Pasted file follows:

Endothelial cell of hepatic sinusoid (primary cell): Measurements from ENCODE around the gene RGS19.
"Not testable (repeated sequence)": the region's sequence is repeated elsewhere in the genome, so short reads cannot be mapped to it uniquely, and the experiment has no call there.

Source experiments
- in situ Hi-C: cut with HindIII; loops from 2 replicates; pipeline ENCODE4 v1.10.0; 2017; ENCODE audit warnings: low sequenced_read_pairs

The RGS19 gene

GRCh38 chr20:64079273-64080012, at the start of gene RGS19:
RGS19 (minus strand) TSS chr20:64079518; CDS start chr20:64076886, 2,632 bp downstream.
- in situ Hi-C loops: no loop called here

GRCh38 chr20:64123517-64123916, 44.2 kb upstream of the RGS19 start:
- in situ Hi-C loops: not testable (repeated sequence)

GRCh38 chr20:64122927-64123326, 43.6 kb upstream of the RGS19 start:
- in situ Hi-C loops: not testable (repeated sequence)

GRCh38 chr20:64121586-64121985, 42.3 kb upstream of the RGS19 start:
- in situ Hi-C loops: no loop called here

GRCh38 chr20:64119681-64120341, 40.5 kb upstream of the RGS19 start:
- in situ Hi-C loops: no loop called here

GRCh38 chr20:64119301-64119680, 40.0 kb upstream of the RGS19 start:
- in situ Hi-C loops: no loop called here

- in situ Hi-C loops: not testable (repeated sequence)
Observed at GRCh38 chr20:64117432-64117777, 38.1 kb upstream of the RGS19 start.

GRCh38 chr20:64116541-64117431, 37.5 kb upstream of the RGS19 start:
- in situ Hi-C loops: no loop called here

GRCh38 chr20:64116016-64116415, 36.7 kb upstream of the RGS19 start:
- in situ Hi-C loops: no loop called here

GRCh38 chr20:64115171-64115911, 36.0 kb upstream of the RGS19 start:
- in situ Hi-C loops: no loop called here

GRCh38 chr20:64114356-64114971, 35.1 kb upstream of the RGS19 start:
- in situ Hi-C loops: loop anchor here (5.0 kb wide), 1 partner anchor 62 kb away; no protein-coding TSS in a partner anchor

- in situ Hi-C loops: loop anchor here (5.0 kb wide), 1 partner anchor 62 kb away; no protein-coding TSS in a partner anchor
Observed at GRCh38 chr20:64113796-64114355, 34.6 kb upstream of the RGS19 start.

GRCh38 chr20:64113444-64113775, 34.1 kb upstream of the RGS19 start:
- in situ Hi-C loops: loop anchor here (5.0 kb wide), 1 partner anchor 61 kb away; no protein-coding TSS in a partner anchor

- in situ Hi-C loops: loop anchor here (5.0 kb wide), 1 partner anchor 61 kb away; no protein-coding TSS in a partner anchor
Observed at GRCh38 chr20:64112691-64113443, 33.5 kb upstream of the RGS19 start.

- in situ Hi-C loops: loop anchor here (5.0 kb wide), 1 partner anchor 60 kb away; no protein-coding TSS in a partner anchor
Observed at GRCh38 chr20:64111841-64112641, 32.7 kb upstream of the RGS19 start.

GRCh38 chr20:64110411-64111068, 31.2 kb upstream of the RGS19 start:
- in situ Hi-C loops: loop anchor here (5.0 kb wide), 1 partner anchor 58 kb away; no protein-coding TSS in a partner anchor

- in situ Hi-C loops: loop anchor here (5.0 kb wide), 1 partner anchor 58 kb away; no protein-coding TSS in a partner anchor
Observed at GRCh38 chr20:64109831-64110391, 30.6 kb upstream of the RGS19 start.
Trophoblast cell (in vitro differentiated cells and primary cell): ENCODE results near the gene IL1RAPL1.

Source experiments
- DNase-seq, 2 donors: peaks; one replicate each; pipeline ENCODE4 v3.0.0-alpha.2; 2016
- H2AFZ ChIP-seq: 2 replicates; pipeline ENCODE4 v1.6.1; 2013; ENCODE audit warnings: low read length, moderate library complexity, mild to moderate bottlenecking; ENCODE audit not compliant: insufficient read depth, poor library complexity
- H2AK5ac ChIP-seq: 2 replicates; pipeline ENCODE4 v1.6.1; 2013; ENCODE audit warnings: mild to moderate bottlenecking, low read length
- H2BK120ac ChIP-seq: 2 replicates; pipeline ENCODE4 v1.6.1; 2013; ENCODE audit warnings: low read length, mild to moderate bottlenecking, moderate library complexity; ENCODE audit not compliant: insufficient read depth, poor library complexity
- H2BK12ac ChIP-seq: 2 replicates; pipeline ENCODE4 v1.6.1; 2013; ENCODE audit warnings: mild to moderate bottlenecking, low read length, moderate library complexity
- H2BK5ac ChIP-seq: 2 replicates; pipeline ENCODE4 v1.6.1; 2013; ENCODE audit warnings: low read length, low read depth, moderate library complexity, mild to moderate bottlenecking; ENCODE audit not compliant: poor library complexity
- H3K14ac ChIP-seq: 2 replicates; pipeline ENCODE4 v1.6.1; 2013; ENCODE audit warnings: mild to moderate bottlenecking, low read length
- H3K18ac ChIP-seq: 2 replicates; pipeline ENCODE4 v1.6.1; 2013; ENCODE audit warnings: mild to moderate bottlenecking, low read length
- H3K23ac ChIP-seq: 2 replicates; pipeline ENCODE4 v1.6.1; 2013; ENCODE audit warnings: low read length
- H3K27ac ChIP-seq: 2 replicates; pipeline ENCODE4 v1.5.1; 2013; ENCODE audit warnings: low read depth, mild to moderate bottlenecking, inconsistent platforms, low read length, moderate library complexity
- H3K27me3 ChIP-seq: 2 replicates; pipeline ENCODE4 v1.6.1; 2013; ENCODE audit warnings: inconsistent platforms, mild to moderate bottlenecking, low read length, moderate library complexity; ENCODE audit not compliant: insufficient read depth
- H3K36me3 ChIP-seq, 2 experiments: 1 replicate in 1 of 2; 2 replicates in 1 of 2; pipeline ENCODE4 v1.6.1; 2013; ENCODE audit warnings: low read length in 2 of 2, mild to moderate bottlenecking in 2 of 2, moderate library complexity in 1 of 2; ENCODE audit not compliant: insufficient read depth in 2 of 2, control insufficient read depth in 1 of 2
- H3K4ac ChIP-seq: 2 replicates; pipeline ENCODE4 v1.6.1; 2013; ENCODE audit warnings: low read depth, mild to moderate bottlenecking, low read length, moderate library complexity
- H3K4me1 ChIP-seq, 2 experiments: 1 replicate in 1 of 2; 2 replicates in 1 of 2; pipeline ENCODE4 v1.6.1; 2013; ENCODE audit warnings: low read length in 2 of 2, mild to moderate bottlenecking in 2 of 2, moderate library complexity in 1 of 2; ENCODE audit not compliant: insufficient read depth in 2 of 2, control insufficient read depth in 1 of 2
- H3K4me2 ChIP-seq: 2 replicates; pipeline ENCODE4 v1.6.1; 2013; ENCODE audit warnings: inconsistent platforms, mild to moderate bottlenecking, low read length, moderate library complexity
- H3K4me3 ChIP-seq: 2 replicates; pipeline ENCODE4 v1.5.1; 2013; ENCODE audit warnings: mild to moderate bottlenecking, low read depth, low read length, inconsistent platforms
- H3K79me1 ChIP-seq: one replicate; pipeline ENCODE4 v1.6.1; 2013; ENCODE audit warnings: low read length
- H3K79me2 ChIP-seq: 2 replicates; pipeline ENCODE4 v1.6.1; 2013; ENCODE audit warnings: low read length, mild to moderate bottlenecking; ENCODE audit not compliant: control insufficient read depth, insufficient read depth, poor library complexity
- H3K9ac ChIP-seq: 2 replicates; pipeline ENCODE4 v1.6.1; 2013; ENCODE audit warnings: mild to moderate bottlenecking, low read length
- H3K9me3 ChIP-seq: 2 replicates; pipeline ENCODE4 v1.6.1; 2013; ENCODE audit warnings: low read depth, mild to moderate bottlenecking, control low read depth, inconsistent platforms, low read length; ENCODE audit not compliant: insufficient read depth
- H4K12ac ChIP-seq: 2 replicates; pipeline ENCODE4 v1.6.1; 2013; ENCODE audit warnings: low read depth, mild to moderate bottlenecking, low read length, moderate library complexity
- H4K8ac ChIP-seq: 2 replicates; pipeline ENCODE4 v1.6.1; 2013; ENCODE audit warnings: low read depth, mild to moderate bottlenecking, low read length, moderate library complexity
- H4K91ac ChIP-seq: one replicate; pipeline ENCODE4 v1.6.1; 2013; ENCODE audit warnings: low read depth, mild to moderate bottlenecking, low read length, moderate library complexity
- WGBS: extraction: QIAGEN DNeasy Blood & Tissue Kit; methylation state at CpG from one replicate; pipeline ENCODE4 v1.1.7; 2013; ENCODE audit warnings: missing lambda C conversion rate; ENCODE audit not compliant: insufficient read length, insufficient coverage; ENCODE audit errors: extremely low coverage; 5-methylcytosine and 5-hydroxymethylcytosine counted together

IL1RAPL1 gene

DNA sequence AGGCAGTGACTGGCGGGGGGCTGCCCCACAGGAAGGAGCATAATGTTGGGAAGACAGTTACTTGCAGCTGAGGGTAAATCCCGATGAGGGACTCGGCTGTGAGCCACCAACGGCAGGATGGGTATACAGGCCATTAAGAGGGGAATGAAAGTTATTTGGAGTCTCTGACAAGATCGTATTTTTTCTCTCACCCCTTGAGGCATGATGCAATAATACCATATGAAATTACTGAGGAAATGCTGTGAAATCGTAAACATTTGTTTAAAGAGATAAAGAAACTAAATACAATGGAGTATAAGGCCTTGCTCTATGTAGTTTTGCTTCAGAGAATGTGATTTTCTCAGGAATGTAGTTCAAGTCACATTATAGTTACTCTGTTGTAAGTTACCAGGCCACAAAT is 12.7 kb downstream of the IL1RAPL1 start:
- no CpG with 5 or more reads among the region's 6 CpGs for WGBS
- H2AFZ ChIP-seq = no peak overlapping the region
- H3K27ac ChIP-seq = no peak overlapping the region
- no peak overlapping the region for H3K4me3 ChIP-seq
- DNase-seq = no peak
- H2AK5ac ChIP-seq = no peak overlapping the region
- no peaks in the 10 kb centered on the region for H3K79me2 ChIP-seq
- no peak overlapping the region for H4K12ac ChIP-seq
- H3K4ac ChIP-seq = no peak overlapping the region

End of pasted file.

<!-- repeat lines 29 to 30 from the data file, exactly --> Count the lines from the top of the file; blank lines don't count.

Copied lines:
- in situ Hi-C loops: loop anchor here (5.0 kb wide), 1 partner anchor 62 kb away; no protein-coding TSS in a partner anchor
Observed at GRCh38 chr20:64113796-64114355, 34.6 kb upstream of the RGS19 start.